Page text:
Noli Me Tangere
is a novel by Filipino author and national hero Jose Rizal, written in Spanish and published in 1887, which details the situation of the Philippines during the last part of Spanish rule.
Juan Crisostomo Ibarra, the son of a wealthy Creole landlord, has returned to the Spanish-controlled Philippines after seven years of studying in Europe. After realizing not much has changed thanks to The Government
and learning that his wealthy father died in jail for being labeled a heretic, he is understandably upset.
Nevertheless, revenge on the person who got his father that fate is not in Ibarra's plans, and all he wants to do is to settle down with his beautiful childhood fiancee Maria Clara and to finance a schoolhouse for the less fortunate with his father's money. Unfortunately, things most definitely do not work out as planned, and a Rant Inducing Slight
at the opening luncheon for the aforementioned school sets in motion a chain of events that will change Ibarra, and subsequently the country, forever.Noli Me Tangere
was wildly controversial and wildly game-changing at the time of its release; it was actually banned in several parts of the country due to its portrayal of priests as dirty old men
, the church as corrupt
, and the government as just as corrupt
, abusive, and indifferent. Nevertheless, the book managed to unify the Filipino consciousness and indirectly spark the Katipunan revolution, as several of its head honchos were inspired by the thoughts and messages in it. Meanwhile, Rizal himself was imprisoned for his writings containing subversive content, and was later executed at the age of thirty-five. Afterwards, the Rizal Law made studying this novel mandatory for all Philippine schools as part of their study on Filipino literature.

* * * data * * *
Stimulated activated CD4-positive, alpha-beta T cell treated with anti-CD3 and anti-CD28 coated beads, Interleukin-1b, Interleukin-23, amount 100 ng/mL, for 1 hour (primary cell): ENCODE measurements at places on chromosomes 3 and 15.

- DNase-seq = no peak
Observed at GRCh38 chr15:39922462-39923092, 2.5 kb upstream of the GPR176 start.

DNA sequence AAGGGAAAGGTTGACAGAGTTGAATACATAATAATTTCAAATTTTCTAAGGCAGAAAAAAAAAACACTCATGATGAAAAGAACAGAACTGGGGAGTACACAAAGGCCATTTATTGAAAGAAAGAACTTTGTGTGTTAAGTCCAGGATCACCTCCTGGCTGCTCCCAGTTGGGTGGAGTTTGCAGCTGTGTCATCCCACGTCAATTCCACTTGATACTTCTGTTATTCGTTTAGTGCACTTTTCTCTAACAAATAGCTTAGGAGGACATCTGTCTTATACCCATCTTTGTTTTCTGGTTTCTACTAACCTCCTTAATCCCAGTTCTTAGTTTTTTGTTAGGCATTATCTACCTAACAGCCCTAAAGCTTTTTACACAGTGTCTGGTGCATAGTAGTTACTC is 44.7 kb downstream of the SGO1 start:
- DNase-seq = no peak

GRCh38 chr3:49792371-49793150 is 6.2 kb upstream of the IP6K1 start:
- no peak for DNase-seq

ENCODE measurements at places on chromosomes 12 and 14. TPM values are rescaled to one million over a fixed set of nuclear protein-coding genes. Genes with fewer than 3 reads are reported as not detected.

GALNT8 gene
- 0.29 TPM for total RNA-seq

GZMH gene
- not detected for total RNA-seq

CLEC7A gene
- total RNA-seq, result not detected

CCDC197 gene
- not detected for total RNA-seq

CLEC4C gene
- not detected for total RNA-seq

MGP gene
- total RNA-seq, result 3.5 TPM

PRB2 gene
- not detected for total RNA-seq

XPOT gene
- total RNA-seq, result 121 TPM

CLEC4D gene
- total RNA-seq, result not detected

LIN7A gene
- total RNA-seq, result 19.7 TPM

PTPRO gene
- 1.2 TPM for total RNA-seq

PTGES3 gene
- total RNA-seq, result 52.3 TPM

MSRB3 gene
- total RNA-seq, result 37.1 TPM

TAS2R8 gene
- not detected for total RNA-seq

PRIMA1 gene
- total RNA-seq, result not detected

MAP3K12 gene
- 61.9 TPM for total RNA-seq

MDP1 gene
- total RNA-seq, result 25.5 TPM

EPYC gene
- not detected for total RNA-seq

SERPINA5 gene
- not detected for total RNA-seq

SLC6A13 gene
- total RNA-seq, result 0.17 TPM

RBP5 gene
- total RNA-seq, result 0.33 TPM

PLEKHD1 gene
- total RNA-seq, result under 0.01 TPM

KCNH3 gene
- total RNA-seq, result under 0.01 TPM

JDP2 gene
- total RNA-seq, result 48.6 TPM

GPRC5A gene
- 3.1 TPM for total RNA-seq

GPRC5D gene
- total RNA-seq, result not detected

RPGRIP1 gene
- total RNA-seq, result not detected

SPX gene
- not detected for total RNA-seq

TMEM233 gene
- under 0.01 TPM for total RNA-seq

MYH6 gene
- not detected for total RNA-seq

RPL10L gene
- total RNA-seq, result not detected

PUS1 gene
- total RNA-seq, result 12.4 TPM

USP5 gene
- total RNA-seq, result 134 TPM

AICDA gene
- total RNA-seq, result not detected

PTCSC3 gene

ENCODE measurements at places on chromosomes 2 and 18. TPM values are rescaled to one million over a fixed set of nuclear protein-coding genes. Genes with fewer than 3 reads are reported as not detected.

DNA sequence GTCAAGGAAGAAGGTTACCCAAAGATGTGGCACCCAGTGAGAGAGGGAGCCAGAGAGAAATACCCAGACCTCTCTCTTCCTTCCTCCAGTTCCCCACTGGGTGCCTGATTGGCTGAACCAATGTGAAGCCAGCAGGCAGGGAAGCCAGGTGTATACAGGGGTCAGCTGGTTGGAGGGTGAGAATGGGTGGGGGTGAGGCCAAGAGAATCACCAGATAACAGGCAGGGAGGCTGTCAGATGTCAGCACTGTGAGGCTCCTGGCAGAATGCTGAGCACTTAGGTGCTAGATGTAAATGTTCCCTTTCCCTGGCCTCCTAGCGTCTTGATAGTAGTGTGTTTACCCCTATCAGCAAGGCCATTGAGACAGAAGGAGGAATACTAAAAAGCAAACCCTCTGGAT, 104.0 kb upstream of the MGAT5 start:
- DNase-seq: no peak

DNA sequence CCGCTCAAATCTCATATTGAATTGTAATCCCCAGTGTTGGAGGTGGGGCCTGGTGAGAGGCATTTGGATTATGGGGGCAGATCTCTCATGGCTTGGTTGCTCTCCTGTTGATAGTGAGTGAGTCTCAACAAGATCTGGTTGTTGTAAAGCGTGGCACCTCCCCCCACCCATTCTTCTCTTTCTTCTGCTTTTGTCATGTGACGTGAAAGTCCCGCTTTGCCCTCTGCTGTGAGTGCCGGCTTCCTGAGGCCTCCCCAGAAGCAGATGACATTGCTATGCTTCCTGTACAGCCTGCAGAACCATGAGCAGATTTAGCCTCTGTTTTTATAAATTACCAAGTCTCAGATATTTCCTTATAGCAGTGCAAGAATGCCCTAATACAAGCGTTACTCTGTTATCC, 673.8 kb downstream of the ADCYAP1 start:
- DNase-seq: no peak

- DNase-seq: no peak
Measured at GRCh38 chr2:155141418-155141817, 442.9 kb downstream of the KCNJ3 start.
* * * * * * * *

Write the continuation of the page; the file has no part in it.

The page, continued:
It has a sequel, El Filibusterismo
, which is set thirteen years later.
Not to be confused with the Boys Love Eroge
of the same name.
This novel contains the following tropes:
- Allegorical Character: every character is an allegory of the status of the country.
- Aristocrats Are Evil: The Ibarras are the exception.
- Author Avatar: Rizal is both Ibarra and Elias.
- San Diego, the town where the story is set, is very much inspired after Calamba, Laguna, the author's hometown.
- Author Filibuster: Philosopher Tacio often serves as the mouthpiece of Rizal's beliefs and ideals. Though it never goes into an Author Tract or become outright Anvilicious.
- Arranged Marriage: Maria Clara to Linares.
- Originally, Ibarra is Maria Clara's fiance, but Father Damaso meddled with their arrangement and chose Linares instead for Maria Clara.
- Banned in China: Being labeled as subversive, the book was banned in the colonial Philippines. The Corrupt Church at that time did everything in their power to suppress it's publication and distribution. Naturally, the ban made more Filipinos much more interested about the book. Nice job fixing it, Clergymen!
- Subverted in the current times, as the book and its sequel are required reading for High School students, and a course about the Author's life and works is a prerequisite in College.
- Big Damn Heroes: Ibarra, during a fishing trip in the lake, saved the boatman from being devoured by a crocodile. The boatman turns out to be Elias, and he returns the favor by saving Ibarra's life many, many times.
- Bilingual Bonus: The title is Latin for "Touch me not."
- Break the Cutie: Maria Clara. Sisa, and Ibarra, who, in El Filibusterismo, has become quite the cynic.
- Chekhov's Gun: Ibarra's letter of farewell to Maria Clara just before he studied abroad 7 years ago is the same letter used to convict him.
- Chekhov's Gunman: Various characters. An example would be the boatman Ibarra saves from a crocodile during the lake trip who turns out to be Elias, and the lady whose gown Lieutenant Guevarra steps on in the 1st chapter turns out to be Donya Victorina 42 chapters later.